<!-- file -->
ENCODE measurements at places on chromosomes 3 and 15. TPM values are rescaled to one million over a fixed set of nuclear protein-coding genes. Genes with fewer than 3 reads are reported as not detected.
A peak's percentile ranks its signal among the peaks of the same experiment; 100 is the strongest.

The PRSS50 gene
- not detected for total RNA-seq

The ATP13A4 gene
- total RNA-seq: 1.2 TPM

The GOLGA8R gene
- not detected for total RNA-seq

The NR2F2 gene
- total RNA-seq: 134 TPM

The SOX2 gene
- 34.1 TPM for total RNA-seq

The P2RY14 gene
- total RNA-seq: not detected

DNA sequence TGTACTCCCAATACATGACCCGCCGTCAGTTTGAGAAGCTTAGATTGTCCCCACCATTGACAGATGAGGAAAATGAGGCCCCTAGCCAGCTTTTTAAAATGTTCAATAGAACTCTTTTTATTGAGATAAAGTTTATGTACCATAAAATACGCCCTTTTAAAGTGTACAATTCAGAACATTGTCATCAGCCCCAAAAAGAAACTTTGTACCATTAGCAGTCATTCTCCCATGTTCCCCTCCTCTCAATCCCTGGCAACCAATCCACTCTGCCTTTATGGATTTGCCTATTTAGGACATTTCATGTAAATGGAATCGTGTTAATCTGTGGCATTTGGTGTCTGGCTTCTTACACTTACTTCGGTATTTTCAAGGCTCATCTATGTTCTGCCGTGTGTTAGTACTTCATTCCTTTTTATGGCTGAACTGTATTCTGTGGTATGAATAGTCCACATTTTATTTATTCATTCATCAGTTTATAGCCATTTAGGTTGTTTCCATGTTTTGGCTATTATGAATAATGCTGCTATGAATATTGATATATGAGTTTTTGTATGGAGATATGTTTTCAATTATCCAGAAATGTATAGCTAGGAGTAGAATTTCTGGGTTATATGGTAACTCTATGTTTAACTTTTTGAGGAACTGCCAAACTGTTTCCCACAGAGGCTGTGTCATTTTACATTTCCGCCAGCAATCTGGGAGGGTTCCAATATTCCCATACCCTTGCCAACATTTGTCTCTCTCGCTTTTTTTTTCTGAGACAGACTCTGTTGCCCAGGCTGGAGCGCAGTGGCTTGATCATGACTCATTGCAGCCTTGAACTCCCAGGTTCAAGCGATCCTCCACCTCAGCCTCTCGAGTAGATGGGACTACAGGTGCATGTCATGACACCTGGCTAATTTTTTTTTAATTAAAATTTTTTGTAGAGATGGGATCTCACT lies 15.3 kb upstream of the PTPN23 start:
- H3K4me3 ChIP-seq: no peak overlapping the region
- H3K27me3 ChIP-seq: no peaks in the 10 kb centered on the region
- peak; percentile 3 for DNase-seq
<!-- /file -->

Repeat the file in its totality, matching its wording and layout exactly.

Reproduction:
ENCODE measurements at places on chromosomes 3 and 15. TPM values are rescaled to one million over a fixed set of nuclear protein-coding genes. Genes with fewer than 3 reads are reported as not detected.
A peak's percentile ranks its signal among the peaks of the same experiment; 100 is the strongest.

The PRSS50 gene
- not detected for total RNA-seq

The ATP13A4 gene
- total RNA-seq: 1.2 TPM

The GOLGA8R gene
- not detected for total RNA-seq

The NR2F2 gene
- total RNA-seq: 134 TPM

The SOX2 gene
- 34.1 TPM for total RNA-seq

The P2RY14 gene
- total RNA-seq: not detected

DNA sequence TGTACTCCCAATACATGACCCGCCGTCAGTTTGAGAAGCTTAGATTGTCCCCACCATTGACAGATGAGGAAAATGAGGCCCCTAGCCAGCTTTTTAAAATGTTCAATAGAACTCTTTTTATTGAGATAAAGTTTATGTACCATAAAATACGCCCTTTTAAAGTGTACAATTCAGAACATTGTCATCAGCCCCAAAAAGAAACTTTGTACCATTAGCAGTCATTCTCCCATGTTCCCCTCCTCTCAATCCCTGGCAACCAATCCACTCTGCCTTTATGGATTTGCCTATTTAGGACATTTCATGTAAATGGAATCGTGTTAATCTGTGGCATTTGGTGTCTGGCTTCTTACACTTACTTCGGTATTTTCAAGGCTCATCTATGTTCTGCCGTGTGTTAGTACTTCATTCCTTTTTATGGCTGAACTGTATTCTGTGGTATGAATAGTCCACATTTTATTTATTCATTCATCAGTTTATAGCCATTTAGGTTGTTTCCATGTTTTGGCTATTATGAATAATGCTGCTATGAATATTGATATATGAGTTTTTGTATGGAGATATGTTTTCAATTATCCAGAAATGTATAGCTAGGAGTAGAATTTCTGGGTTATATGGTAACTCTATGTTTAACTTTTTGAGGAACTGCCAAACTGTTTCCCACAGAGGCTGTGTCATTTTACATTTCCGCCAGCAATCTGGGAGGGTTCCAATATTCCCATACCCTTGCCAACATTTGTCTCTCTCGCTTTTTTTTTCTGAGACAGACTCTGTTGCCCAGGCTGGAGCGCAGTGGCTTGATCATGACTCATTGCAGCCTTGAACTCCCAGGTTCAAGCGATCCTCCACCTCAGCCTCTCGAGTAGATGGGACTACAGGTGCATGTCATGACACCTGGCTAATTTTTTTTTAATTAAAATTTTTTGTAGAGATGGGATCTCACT lies 15.3 kb upstream of the PTPN23 start:
- H3K4me3 ChIP-seq: no peak overlapping the region
- H3K27me3 ChIP-seq: no peaks in the 10 kb centered on the region
- peak; percentile 3 for DNase-seq